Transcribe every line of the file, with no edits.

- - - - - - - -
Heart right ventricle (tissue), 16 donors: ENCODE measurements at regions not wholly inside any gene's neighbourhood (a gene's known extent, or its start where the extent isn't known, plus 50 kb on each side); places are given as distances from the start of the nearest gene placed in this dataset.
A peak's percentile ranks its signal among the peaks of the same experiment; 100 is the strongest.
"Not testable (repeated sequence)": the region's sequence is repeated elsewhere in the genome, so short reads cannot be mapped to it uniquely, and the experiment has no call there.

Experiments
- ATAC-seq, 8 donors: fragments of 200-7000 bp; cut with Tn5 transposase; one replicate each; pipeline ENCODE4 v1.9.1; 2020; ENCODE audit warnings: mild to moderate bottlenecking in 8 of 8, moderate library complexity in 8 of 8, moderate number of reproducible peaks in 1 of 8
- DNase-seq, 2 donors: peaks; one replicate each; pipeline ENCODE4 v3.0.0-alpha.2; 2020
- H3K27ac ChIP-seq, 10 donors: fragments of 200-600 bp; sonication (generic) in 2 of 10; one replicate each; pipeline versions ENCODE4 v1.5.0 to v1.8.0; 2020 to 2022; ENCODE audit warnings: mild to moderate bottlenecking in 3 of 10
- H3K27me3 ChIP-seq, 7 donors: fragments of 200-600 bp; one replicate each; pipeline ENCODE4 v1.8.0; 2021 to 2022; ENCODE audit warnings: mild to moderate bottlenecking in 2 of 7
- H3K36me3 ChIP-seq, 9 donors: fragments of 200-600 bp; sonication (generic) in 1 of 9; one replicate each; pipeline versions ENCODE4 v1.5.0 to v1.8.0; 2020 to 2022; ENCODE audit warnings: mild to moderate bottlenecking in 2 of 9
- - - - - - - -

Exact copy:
Heart right ventricle (tissue), 16 donors: ENCODE measurements at regions not wholly inside any gene's neighbourhood (a gene's known extent, or its start where the extent isn't known, plus 50 kb on each side); places are given as distances from the start of the nearest gene placed in this dataset.
A peak's percentile ranks its signal among the peaks of the same experiment; 100 is the strongest.
"Not testable (repeated sequence)": the region's sequence is repeated elsewhere in the genome, so short reads cannot be mapped to it uniquely, and the experiment has no call there.

Experiments
- ATAC-seq, 8 donors: fragments of 200-7000 bp; cut with Tn5 transposase; one replicate each; pipeline ENCODE4 v1.9.1; 2020; ENCODE audit warnings: mild to moderate bottlenecking in 8 of 8, moderate library complexity in 8 of 8, moderate number of reproducible peaks in 1 of 8
- DNase-seq, 2 donors: peaks; one replicate each; pipeline ENCODE4 v3.0.0-alpha.2; 2020
- H3K27ac ChIP-seq, 10 donors: fragments of 200-600 bp; sonication (generic) in 2 of 10; one replicate each; pipeline versions ENCODE4 v1.5.0 to v1.8.0; 2020 to 2022; ENCODE audit warnings: mild to moderate bottlenecking in 3 of 10
- H3K27me3 ChIP-seq, 7 donors: fragments of 200-600 bp; one replicate each; pipeline ENCODE4 v1.8.0; 2021 to 2022; ENCODE audit warnings: mild to moderate bottlenecking in 2 of 7
- H3K36me3 ChIP-seq, 9 donors: fragments of 200-600 bp; sonication (generic) in 1 of 9; one replicate each; pipeline versions ENCODE4 v1.5.0 to v1.8.0; 2020 to 2022; ENCODE audit warnings: mild to moderate bottlenecking in 2 of 9